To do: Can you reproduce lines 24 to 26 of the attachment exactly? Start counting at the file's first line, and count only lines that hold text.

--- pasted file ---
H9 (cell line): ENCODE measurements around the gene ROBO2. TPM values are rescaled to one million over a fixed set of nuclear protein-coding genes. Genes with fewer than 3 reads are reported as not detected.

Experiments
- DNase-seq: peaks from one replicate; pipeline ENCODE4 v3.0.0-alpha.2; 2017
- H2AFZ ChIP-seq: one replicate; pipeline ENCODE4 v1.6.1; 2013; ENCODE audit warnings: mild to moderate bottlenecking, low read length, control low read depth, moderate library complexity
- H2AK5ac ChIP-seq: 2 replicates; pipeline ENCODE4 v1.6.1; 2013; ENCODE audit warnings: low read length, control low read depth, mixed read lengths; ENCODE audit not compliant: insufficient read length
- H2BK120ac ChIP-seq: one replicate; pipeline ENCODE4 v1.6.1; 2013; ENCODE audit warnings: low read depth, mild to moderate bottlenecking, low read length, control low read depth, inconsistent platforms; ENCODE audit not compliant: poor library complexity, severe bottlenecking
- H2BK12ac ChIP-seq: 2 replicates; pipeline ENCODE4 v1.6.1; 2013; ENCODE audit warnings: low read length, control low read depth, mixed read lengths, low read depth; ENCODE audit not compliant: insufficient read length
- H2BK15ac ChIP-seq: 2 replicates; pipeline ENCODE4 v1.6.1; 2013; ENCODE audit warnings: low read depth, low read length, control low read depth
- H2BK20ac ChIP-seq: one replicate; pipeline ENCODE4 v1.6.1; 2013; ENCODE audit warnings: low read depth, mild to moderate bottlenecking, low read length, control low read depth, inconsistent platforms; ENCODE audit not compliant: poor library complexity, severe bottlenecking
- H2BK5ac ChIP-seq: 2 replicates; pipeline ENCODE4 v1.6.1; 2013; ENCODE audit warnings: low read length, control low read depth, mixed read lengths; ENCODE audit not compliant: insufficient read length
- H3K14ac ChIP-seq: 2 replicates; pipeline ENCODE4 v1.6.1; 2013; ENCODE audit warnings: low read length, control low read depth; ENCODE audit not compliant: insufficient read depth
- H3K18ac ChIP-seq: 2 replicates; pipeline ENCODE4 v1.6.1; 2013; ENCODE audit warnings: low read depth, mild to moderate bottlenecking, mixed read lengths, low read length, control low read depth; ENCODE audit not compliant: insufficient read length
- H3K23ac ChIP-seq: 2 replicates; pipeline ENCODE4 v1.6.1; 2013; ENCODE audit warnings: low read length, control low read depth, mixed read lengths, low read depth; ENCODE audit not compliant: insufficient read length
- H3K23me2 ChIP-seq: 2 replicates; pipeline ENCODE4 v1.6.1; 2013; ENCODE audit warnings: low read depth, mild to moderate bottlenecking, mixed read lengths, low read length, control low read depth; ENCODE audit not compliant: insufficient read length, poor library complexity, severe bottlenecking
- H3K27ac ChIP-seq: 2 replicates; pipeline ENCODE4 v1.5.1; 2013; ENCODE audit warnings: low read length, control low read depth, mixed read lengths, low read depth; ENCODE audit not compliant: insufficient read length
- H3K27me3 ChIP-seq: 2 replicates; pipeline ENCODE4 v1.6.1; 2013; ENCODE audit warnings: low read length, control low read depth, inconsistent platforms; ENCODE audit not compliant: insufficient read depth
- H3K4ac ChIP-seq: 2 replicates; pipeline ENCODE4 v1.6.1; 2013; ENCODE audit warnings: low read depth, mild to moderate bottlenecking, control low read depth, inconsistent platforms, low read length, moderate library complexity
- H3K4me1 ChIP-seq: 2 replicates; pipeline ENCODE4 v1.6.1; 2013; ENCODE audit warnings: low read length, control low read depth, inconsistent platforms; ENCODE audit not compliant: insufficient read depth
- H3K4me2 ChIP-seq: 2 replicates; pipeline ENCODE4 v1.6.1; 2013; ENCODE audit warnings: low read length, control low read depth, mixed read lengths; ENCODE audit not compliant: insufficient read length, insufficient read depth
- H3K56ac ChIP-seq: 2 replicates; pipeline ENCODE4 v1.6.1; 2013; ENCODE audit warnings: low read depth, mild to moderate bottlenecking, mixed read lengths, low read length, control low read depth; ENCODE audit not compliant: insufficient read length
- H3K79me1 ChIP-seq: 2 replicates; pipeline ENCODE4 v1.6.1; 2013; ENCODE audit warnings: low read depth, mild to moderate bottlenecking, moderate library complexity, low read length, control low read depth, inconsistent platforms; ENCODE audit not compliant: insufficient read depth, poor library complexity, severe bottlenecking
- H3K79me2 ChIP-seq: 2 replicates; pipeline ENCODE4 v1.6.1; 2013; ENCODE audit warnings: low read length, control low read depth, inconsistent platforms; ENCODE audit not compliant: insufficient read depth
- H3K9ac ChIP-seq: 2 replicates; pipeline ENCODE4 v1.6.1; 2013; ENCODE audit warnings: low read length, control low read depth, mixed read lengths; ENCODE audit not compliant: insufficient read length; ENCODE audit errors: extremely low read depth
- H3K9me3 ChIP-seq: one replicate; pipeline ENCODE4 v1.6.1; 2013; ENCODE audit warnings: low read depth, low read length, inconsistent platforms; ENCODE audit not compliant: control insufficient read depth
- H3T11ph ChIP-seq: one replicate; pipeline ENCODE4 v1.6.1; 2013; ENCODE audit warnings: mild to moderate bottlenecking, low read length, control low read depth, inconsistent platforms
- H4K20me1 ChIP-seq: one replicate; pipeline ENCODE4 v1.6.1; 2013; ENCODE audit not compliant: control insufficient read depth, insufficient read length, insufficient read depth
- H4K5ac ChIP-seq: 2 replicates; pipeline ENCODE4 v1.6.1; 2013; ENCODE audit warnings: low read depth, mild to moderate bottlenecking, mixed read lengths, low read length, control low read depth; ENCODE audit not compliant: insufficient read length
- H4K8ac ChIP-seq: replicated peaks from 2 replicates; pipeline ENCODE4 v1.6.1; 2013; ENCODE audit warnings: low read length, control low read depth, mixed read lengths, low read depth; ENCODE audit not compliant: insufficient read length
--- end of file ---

- H3K9me3 ChIP-seq: one replicate; pipeline ENCODE4 v1.6.1; 2013; ENCODE audit warnings: low read depth, low read length, inconsistent platforms; ENCODE audit not compliant: control insufficient read depth
- H3T11ph ChIP-seq: one replicate; pipeline ENCODE4 v1.6.1; 2013; ENCODE audit warnings: mild to moderate bottlenecking, low read length, control low read depth, inconsistent platforms
- H4K20me1 ChIP-seq: one replicate; pipeline ENCODE4 v1.6.1; 2013; ENCODE audit not compliant: control insufficient read depth, insufficient read length, insufficient read depth